Tackling homelessness first: Why Canberra’s homeless should get priority on public housing wait lists
Our 2017 Winter’s Tale again has featured generous CEO’s braving a one night stand sleeping rough to raise funds for Canberra’s estimated 1785 homeless people.
Homelessness Australia’s figures quoted above and here provide a very comprehensive breakdown of local statistics: some 61 percent are in supported accommodation, 18 percent in other households, 16 percent are in overcrowded dwellings, three percent in boarding houses and two percent sleeping rough.
Reasons for these circumstances are equally revealing with 32 percent due to inadequate accommodation problems, 26 percent due to family breakdown including domestic violence, 22 percent due to financial issues including unemployment, 13 percent due to “other” issues including discrimination, ex-care or custody and, surprisingly, only seven percent due to mental health or substance abuse.
As these statistics show the definition of homelessness is very broad and ‘a home of one’s own’ might be preferred as a definition because being ‘on the street’, which is most people’s idea of homelessness, doesn’t apply in the majority of the above cases, possibly distorting the general perception.
However the breakdown does suggest how more effort might assist in helping at least some of these people, even if it is difficult to match the reasons for homelessness with all unsatisfactory living conditions and the complications of families being in the mix.
The closeness of the figure of 1785 (2016) homeless and the 1776 quoted for 2017 as on the ACT public housing waiting list (excluding the Northbourne tenants) provides opportunity for such action. The numbers are comparable, the list is being addressed we assume and, with more effort, could be sped up.
The ACT government should give immediate priority on its housing waiting list to those in the above homeless categories and add any not already listed. Those not among the homeless should remain listed for public housing on the assumption they already are living somewhere in less disadvantaged circumstances than those above.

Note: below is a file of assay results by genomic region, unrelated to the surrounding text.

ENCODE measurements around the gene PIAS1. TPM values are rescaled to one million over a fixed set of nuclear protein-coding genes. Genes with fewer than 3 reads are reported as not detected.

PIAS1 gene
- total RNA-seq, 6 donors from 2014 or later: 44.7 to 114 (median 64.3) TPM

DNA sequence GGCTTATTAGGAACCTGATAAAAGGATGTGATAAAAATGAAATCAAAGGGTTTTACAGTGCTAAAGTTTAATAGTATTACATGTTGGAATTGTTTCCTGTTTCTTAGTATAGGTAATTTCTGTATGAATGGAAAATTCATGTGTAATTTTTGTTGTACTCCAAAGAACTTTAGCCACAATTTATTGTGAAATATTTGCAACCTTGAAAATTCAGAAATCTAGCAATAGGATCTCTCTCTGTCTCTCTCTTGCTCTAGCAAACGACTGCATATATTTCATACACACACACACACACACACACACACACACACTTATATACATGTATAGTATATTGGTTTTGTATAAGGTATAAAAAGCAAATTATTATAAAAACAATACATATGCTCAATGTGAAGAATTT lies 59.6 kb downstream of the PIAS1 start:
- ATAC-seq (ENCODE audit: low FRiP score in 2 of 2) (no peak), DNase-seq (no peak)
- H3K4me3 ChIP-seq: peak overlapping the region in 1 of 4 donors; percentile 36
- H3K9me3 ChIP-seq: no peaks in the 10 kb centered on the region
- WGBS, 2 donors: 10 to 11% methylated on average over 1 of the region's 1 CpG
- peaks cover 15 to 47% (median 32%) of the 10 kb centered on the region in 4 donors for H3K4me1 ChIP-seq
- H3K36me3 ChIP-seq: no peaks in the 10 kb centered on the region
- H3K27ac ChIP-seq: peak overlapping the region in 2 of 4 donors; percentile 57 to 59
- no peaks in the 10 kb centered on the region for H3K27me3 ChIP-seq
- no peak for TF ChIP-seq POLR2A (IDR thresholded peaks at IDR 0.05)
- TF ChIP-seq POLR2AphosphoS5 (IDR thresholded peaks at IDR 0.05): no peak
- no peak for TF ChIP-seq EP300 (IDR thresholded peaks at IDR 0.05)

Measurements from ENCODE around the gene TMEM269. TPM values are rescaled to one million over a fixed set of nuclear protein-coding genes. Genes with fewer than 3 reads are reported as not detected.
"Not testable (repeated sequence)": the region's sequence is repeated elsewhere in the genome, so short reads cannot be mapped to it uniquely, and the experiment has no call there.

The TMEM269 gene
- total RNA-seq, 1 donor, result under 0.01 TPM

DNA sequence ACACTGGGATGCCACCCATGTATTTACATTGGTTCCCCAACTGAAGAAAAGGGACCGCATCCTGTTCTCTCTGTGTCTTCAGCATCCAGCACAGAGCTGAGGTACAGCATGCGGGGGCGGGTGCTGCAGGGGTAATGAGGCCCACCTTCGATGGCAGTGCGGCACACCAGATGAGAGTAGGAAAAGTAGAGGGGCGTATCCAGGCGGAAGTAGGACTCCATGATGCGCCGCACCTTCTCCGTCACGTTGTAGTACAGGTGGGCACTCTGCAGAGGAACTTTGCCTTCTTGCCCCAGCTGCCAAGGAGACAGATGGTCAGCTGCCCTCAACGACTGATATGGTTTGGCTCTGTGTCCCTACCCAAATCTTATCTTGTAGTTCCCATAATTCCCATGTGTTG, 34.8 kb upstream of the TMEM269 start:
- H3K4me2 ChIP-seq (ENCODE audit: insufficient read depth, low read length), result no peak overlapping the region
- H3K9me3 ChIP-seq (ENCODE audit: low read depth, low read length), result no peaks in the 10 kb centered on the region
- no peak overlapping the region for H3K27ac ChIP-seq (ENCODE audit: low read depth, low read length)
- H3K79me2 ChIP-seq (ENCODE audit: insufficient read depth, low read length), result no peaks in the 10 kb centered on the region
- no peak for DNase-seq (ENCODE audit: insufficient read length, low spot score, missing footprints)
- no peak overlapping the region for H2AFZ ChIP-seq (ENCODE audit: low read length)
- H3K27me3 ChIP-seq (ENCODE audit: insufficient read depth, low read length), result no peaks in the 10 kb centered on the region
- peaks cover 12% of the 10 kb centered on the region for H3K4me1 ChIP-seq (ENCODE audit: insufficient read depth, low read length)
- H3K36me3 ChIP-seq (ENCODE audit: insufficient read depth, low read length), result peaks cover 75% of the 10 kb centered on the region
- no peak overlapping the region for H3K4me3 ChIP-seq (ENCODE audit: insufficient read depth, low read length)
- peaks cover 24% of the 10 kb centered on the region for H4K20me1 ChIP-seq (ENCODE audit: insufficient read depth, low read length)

The government also should speed up the repairs and maintenance upon any of its 11,000 properties sitting vacant awaiting renovation and also exercise some discipline in allocating accommodation: if people don’t want help with homelessness they should not be forced but neither should the homeless be housed with undesirables. A more rigorous approach to such nuisances might also free up accommodation for these more deserving tenants too.
Those well-meaning people in our society who seek to assist these disadvantaged could then address their social concerns elsewhere, perhaps to others of the 28,000 low income or poor Canberrans. This is not a criticism of their genuine endeavours but to counter the expectations and dependency welfare can sometimes encourage among those affected. The aim is to aid not hinder self-help.
Certainly there is a gulf between the needs and wants of people, with the average a standard often seen as the norm. I am not suggesting governments should provide this level, however, welfare has to be prioritised and a decent roof over your head appears essential if the rest of your life is to be brought together so you can look after yourself.
Surely if homelessness is tackled first, people have a chance?